Shop upgrades #1: DRIcore sub flooring

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Blog entry by need2boat posted 06-06-2011 04:26 AM 7650 reads 0 times favorited 6 comments Add to Favorites Watch
no previous part Part 1 of Shop upgrades series Part 2: Sound Baffle for return on cyclone lean-to »

It doesn’t take long to realize standing on concrete sucks. I looked into a few different options decided to go with product called Dricore sold locally thru HomeDepot and Lowes. Since the square footage of my floor is less then 200.00 price worked for my budge plus its easy to install and works great for concrete. The price works out to around 1.50 SF.

I started by sealing the concrete to help with moisture. I then layed out the tiles and alternated seams on each row.. The tiles cut easy and all that’s needed to assemble is a smack with a hammed and block of wood. The manufacture recommended to add concrete screws around the perimeter when dealing with heavy equipment alternating every few tiles. After the floor was done I coated it with two coats of minwax polyurethane for floors.

It took me about 1/2 a day to install and another to finish the floors. I finished it off with some red oak trim I milled from some rough cut I had. I still need to add the transitions at the doors but due to the heat the poly was drying slow and will hold for a few days.

I’m quite happy with the end results and would recommend as something to look at.

-- Second Chance Saw Works Blog: Positive Rake

6 comments so far

View Manitario's profile


2818 posts in 3969 days

#1 posted 06-06-2011 05:06 AM

Nice floor! How well has it stood up to the weight of your machinery? I’m looking at using this on my garage floor; I figure by the time I buy wood for stringers and plywood for the floor it is almost as much using Dricore.

-- Sometimes the creative process requires foul language. -- Charles Neil

View Scott Bryan's profile

Scott Bryan

27249 posts in 4908 days

#2 posted 06-06-2011 12:44 PM

Joe, this is a nice looking upgrade to your shop. I have been considering doing something to mine and will certainly have to take a look at this product.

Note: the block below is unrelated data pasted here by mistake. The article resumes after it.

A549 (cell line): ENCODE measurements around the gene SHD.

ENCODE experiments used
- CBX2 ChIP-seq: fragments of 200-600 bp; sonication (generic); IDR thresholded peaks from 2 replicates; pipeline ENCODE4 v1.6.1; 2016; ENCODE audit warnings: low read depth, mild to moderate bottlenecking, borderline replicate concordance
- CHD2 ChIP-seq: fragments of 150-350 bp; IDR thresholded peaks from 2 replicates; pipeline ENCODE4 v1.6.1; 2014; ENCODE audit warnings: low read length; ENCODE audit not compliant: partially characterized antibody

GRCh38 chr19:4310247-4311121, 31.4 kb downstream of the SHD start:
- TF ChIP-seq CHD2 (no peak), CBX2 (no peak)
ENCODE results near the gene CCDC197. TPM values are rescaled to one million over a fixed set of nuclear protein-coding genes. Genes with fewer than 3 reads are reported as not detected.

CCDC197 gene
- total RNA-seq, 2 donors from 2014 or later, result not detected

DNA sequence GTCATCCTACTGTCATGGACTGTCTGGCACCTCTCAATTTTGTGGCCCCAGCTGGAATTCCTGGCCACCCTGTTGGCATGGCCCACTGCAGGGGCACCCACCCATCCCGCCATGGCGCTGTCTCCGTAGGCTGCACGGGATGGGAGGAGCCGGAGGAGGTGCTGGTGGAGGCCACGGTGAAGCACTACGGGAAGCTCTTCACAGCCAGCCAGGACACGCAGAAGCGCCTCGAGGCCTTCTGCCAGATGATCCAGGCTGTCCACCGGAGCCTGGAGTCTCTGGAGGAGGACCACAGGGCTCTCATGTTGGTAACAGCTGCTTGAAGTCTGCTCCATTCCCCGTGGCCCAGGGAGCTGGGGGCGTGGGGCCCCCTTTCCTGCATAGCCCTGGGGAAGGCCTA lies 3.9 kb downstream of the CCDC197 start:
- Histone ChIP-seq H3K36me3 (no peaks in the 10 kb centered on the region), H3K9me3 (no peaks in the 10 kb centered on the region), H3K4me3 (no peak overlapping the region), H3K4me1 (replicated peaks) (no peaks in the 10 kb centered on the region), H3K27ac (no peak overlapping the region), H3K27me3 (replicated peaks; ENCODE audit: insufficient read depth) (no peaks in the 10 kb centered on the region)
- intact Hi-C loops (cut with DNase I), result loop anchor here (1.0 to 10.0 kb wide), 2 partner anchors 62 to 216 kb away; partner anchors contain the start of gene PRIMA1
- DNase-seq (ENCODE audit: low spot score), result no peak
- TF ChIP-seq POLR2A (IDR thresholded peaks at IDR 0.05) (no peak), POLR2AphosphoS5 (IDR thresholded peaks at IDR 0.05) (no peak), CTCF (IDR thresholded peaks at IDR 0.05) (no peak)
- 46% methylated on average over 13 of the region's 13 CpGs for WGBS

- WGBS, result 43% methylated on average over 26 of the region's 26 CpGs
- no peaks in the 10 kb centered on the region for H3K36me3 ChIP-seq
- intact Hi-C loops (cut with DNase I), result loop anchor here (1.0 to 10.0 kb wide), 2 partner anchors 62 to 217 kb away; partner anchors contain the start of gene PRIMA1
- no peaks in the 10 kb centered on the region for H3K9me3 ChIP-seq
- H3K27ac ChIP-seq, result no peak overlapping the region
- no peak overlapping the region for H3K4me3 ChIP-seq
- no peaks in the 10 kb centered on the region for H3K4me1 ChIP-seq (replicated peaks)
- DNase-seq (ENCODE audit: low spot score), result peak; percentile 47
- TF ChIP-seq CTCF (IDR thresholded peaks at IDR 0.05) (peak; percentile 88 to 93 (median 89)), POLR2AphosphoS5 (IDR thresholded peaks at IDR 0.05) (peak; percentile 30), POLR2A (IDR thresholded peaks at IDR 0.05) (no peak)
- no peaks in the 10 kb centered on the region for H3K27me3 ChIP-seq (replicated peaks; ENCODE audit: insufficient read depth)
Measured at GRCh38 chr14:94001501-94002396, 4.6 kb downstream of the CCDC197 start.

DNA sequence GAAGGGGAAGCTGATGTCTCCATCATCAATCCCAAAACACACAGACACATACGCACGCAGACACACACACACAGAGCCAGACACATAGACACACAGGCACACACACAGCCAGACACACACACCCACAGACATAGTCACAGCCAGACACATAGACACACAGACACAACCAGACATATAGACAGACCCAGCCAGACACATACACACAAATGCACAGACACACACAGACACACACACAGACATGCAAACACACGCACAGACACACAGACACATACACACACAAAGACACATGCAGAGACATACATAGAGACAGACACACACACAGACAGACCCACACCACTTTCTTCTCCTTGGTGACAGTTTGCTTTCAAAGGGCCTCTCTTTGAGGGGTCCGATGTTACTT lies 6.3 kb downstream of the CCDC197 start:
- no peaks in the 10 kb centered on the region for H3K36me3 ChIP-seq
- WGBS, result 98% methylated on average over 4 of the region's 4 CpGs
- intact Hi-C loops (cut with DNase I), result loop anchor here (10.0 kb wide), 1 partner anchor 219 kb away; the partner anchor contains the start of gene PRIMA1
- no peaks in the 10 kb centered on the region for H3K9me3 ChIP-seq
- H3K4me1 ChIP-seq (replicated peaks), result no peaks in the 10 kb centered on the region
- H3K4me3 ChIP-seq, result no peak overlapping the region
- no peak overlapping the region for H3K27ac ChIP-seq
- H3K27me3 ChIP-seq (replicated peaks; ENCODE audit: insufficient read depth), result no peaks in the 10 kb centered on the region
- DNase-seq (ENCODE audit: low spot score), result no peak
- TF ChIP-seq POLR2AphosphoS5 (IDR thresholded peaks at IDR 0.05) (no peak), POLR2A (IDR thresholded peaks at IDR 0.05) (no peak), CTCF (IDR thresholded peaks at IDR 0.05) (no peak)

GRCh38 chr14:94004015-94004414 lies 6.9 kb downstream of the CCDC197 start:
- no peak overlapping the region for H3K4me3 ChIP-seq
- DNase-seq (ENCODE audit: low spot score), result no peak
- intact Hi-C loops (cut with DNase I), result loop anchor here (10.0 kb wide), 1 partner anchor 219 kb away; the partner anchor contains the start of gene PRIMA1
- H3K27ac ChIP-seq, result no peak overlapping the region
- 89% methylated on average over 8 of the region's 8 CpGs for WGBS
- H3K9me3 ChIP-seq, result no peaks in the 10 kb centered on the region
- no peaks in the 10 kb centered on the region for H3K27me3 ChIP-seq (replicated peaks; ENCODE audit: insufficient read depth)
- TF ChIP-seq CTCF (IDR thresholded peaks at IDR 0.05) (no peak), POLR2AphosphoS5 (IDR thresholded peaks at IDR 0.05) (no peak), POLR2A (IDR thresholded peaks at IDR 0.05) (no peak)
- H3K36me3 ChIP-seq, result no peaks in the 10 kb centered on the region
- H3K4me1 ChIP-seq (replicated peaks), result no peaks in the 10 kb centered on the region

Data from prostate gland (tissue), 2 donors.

-- Challenges are what make life interesting; overcoming them is what makes life meaningful- Joshua Marine

View ken_c's profile


338 posts in 4249 days

#3 posted 06-06-2011 05:34 PM

high on my maybe do list too, I would like to know how long you have had it and has it really helped your back and legs?

View need2boat's profile


544 posts in 3779 days

#4 posted 06-06-2011 06:14 PM

Rob To your question on flex under weight. My floor was for the most part flat due to that I’m very happy. THe heaviest tool I have is my 15” planer and rolling it on the floor is fine. The thing to keep in mind is anywhere the floor transitions over a bump or is not leveled with the driCore sims is where you’ll get flex. The fit even when the tiles are floating is quite good, but adding the concrete screws really is the ticket. I had a few low spots right at the walls edge but it didn’t end up being much of an issue, I used a few shims under the tiles.

Ken I just did this last week and worked the full day in it yesterday. I can tell you 100% it’s easier on you legs plus if your rolling tools around, and sweeping dust is way easier.

I made some some transitions for the door which are in the picture drying on my bench.


-- Second Chance Saw Works Blog: Positive Rake

View Jabella's profile


1 post in 3163 days

#5 posted 09-24-2012 09:03 PM

Hi Joe, this looks fantastic, I am in the process of doing my floor now (520 sq ft.) I wanted to find out how yours is wearing and your thoughts on the polyurethane and if you thought that was the best option to seal them. I don’t expect much if any water to hit the surface but I do have utility sink in my shop.


View swafford's profile


2 posts in 1212 days

#6 posted 01-21-2018 04:11 PM

Hi Joe,

I just wanted to see how your DRIcore floor was doing in regard to the polyurethane? Thanks in advance!


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